Many of these fears have similar themes – the fear of not being able to communicate or a fear of not knowing. Not knowing what is happening behind or around an individual will give cause to great anxiety.  Adam’s fear of missing alerts was a reality for many deaf Victorians during the recent devastating bush-fires. The not knowing is a catalyst for many fears.  The dark is one thing many deaf people hate. The dark cuts them off from the world. They can not hear who is approaching, they can not lip-read. The dark can totally isolate. Humans are social animals, cut them off in anyway from communication and anxiety will naturally rise. We as deaf people are all too aware of this.

Robert Louis Stevenson advised,  “Keep your fears to yourself, but share your courage with others” well he was wrong because courage often comes with sharing one’s fears. Many deaf people suffer from phobias that are related to their deafness. Many fear sharing these phobias for fear of ridicule. They know it might be irrational but the fears cause a great deal of distress. Perhaps through this forum we can share these phobias and our feelings of paranoia. In doing so we can, perhaps, help others overcome fears that often seem silly but in reality have a great deal of foundation.

“Most of our obstacles would melt away if, instead of cowering before them, we should make up our minds to walk boldly through them.”
— Orison Swett Marden.


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3 thoughts on “Deaf Phobias

  1. Hence the reason to educate people, even parents, to accept their children’s being Deaf. Parents impose their fear for their safety upon the children because they do not hear sounds. Deaf children could detect such emotions from their parents and become afraid themselves. I had overcome the fear of being out bike riding on roads. I forced myself to dig deeper into my instincts and hang onto them, as they are my lifelines. I have learned to accept that people do talk about me when I am around, but hey, people do talk about other people either whether they are Deaf or hearing. Once the fear have been overcome and self-acceptance have emerged, I feel much more at peace. Take a look at the Deaf guy who is competing in the Amazing Race. He broke down crying when he found out that he among with his mom was the first team to arrive at the pitstop. He commented that his success proved that Deaf people are capable to do anything as opposed to what hearing people think. Obviously, he was so afraid to fail although hearing people do face failure like coming in last in the Race. Imagine, not coming in first and being Deaf would feel like a 100 percent failure for him. Maybe even more?? So sad! It is such a mental stigma…..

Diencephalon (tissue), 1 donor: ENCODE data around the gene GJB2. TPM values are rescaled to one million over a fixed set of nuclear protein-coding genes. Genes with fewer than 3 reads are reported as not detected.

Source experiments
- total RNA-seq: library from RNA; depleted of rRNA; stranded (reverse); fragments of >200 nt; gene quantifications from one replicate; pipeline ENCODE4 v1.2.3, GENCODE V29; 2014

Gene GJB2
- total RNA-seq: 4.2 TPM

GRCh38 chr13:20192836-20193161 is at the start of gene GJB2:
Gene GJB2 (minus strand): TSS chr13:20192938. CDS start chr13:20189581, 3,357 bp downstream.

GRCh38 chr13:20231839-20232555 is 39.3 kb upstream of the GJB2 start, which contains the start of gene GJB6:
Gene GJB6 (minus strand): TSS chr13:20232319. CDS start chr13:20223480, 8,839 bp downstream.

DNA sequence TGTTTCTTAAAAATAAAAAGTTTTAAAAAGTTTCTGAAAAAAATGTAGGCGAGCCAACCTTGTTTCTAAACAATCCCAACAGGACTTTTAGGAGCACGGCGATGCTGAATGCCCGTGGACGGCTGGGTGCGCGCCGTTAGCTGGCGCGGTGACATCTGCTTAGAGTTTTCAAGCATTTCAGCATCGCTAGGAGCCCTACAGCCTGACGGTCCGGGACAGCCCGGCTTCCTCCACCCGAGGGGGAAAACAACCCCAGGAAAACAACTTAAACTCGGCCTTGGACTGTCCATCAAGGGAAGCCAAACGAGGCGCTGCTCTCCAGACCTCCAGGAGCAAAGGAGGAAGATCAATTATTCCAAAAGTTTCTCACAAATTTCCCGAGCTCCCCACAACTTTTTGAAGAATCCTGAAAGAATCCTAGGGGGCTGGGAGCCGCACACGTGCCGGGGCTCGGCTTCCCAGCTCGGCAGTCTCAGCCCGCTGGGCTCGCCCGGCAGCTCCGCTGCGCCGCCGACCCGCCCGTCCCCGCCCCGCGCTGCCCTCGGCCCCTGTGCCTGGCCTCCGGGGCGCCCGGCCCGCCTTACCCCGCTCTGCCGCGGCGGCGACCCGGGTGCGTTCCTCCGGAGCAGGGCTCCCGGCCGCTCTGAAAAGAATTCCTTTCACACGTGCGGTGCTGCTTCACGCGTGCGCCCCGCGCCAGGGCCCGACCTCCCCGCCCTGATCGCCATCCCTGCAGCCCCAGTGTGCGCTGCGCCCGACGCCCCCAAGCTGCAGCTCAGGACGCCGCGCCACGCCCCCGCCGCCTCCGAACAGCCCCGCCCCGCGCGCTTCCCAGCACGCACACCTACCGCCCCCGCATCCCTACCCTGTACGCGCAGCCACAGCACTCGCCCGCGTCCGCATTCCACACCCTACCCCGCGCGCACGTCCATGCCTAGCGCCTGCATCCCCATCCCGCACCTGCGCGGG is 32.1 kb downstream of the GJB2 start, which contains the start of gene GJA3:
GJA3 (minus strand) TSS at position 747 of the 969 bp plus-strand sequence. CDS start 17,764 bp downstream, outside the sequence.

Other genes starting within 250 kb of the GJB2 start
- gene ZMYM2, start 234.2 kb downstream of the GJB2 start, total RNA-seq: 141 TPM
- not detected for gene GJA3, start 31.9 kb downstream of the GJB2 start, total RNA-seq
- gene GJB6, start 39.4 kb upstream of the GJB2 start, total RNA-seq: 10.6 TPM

2. As a virtually deaf 13 yr old at the time, how I coped with it, was by playing the fool. When I started work at 15 they insisted I wear a hearing aid, so I did, it was the old fashioned aid with wires and a box, workmates used to whistle and then cut the wires so I couldn’t hear anything. I threw it away for 5 years how I got through those years as a young man I don’t know, at age 21 I had severe depression as it bult up, I managed to ride it out.

    I refused medications feeling that was no way to address the issue, and I didn’t want to rattle when I walked…years ago wearing a hearing aid was asking for abuse, and you got it too.

    Today I do not believe there is anything like what we had to put up with. The classic phobia is feeling you are stupid because that is what they say to you, I responded with humour (And the occasional punch too !). Deaf have to work with this, not all hearing are the same, I think a lot don’t really try as hard, as I had to, mainly because there was no deaf community for me to go to, so you swam, or you sank without trace.

    I still fight against silence, mercifully my brain provides the constant hearing input, my ears don’t, it’s complicated to explain, even mild Tinnitus is welcome ! Except mine is often not so mild. I type, I think, therefore I am still standing… I’ll plug away while I can.

  3. Growing up I never spoke in large groups if I could help it or made sure I was the first person to speak. I was so scared of saying something and then finding out I was way off the mark. That would have been utter humiliatiion for me. Even with interpreters today, imy heart beats a bit faster when I prepare to contribute to a hearing discussion. Never with deaf discussions…only hearing. That’s my phobia!